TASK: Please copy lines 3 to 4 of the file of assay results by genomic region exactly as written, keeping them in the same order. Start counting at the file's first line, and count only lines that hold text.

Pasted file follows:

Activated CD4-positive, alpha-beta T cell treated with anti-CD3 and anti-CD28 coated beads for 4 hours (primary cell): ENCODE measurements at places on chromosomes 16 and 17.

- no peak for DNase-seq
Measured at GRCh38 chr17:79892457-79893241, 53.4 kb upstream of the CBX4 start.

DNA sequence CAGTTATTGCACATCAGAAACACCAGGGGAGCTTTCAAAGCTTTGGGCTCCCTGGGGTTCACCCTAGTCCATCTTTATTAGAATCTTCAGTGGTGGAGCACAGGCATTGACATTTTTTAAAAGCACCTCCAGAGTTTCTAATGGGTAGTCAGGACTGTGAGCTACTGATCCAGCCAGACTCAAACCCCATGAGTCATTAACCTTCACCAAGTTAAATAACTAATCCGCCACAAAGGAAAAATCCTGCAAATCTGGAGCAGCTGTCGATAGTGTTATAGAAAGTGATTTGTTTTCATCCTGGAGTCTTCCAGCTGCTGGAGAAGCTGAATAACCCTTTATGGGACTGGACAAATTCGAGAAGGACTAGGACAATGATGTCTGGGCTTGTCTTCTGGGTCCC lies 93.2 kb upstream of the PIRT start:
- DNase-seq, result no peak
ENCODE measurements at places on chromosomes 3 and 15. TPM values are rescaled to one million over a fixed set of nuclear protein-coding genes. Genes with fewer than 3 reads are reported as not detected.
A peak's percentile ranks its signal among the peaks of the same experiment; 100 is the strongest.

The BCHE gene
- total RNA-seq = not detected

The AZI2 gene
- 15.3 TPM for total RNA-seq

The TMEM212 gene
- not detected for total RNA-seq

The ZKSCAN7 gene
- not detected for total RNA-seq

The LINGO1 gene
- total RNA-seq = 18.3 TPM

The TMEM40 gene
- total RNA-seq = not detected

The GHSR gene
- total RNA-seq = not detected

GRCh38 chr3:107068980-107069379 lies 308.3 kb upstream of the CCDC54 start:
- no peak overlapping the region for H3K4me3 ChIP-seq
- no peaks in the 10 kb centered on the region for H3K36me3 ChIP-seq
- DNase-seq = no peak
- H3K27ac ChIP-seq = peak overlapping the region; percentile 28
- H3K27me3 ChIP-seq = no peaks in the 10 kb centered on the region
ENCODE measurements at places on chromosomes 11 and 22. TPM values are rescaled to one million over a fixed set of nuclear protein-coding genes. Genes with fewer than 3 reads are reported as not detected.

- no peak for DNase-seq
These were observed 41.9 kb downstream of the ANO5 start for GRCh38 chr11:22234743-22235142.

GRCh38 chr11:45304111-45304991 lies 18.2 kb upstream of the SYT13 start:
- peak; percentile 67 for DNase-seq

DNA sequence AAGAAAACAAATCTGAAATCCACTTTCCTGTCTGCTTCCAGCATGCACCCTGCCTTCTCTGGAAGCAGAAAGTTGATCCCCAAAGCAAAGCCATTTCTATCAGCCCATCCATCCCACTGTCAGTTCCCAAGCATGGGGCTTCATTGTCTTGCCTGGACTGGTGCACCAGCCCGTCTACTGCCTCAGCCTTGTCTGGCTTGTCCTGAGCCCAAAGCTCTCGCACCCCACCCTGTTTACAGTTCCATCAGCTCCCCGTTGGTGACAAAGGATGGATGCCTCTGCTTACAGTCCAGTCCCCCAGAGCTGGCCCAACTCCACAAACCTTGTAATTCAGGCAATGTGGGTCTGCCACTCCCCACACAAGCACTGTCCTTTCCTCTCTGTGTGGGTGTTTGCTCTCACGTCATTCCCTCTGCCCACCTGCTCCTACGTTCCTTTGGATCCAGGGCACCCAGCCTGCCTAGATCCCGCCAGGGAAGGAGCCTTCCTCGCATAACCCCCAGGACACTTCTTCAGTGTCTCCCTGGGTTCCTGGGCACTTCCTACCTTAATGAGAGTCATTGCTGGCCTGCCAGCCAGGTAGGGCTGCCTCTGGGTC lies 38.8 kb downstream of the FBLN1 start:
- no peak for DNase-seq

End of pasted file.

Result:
Measured at GRCh38 chr17:79892457-79893241, 53.4 kb upstream of the CBX4 start.

DNA sequence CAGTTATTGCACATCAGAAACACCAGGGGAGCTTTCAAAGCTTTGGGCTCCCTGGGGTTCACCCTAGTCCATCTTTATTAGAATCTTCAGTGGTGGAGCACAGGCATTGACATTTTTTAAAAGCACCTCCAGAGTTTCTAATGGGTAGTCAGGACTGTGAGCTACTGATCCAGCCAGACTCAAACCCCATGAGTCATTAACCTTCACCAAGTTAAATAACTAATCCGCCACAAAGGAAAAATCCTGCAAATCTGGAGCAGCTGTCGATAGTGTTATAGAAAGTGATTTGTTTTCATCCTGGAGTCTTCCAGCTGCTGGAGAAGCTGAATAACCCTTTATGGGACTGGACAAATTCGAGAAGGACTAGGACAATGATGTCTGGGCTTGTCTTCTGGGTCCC lies 93.2 kb upstream of the PIRT start: